Ethel Pearce Nerger was a prominent West Coast abstract impressionist, active during the 1940's and 50's in San Francisco art circles. Many of the over 200 paintings she produced in her career were sold in that period. The remainder, in private storage for fourteen years, provide the basis of exhibitions.

A member of the San Francisco Women Artists, the California Art Association, and Artists Equity, Nerger exhibited in the annual shows of the Women Artists, the San Francisco Museum of Art , and the California Palace of the Legion of Honor. In 1949, her paintings were among those of such respected contemporaries as Pollock, Hopper, Motherwell, Ad Reinhardt, and Clifford Still.

She also held one-woman shows at the California Palace of the Legion of Honor, the Oakland Museum, the Santa Barbara Museum, and Raymond and Raymond, San Francisco. Her work was also shown in the opening exhibit of the Richmond Art Center, and, most notably, in the 1950 New York Metropolitan Museum exhibition, "American Art Today."

Nerger began painting in 1936 and from then on, she once said, "I had no other goal." In 1947, she worked in ceramics with Carlton Ball and in design with Marian Hartwell and Stanley Hayter. It was through Hayter's instruction that, she said, "I attained my release to paint my own way, which I have continued to do since 1947. My experimenting has led me to what I call my sublinear paintings, many of which are based on my relationship with my children."

Born on February 16, 1901 in Norfolk, West Virginia, Nerger was one of seven children. Her family moved west to a small farming town in Washington state she she was four, and when she was eighteen she left the farm and eventually moved to Los Angeles. There she met her first husband. The couple had two children. In 1932, they moved to San Francisco. The marriage ended ten years later and she remarried..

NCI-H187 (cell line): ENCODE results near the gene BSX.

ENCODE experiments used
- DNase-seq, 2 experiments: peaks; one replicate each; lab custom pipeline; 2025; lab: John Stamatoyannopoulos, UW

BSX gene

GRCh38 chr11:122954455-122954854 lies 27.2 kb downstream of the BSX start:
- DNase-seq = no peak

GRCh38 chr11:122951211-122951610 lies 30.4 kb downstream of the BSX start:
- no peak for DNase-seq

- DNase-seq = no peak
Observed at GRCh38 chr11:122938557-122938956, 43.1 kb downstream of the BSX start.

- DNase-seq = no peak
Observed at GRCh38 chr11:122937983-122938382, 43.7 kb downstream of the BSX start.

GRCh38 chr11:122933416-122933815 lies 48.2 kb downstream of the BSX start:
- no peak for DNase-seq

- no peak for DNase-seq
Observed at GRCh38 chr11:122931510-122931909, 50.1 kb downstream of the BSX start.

Though Nerger's farm background ahd family inspired many of her works, her "sublinear" style was at time highly abstract, confusing to some peers and critics while it was likened by others to that of Picasso or Chagall. In 1948, she defined her style and philosophy in a submission to a book on California art by Arthur Miller, Los Angeles Times art critic:

I will attempt to explain why I describe my style as sublinear. It is to me similar to a combination of several mathematical equations. The given area is designed by shapes, either solid or by implied line, with the negative (the sub) bearing a very close relationship to the principal shape. This happens throughout my work almost automatically as lines define forms and planes. I use al mediums, but water color is my more natural way of expression.

In the East there seems to be a controversy over western painting. To me it is amusing. It seems that the only point of difference is that art in the West is less influenced by that of Europe and comes more directly from the painter.

When I walk into a museum with a show like our annual at the San Francisco Museum of Art, which was certainly food for controversy, my reaction is "Let 'er buck boys; she's rearin' and I'm right with you."

In 1957, frustrated by the politics of the Bay Area art world, Nerger withdrew, continuing to sculpt and paint, but exhibiting infrequently and refusing to promote her work. She spent the next ten years as a successful real estate broker and in the 1960's opened her own firm in the San Francisco Mission District. Nerger exhibited for the final time in 1969. Shortly afterward, 1n 1971, she suffered the first of several strokes and never painted again. She died in 1985.

In June of 2009, after twenty years of effort by Ethel's family, two of her oil painings have been accepted for permanent collection by the prestigious Crocker Kingsley Art Museum in Sacramento, California.